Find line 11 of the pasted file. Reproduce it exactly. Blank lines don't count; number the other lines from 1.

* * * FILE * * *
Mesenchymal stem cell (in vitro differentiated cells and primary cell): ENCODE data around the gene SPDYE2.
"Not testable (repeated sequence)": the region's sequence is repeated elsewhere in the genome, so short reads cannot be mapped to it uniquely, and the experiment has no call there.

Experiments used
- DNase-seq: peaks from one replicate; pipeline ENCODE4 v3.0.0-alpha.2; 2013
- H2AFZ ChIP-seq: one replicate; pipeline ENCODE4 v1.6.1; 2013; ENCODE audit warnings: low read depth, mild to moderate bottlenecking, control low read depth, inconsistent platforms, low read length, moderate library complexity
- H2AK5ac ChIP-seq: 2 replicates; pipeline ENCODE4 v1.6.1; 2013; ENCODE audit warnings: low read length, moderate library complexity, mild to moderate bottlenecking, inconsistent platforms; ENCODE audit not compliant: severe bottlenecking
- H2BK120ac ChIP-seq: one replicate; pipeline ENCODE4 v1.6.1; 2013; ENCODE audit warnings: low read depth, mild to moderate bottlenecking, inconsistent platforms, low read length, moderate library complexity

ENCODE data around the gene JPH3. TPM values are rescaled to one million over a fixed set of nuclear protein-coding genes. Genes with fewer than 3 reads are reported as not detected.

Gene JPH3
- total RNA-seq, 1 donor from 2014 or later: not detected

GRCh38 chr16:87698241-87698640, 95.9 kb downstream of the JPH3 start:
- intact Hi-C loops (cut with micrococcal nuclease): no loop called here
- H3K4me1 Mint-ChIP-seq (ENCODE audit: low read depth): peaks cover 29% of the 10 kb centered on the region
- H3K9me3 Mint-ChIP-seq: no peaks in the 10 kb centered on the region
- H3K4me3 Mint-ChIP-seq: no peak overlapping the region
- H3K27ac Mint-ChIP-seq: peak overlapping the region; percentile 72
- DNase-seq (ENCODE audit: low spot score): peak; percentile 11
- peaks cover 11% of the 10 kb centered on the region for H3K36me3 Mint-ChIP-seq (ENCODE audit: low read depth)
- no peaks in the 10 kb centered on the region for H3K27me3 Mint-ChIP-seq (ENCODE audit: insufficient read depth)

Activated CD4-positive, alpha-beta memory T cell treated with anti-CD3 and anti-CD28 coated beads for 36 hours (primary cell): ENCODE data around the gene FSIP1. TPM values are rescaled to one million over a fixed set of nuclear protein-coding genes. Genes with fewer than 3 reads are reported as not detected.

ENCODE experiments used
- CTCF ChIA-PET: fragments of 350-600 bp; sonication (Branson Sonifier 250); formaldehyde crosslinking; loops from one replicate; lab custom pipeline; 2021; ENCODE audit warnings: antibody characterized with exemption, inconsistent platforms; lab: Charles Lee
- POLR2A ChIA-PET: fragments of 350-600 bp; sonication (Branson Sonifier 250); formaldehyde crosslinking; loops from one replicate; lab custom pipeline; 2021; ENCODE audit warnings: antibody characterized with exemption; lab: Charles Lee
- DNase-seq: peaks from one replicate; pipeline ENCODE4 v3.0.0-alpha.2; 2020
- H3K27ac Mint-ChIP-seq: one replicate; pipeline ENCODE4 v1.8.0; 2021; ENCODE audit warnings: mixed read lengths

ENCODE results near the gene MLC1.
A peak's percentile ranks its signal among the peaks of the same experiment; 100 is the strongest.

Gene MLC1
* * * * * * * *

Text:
GRCh38 chr16:87698241-87698640, 95.9 kb downstream of the JPH3 start: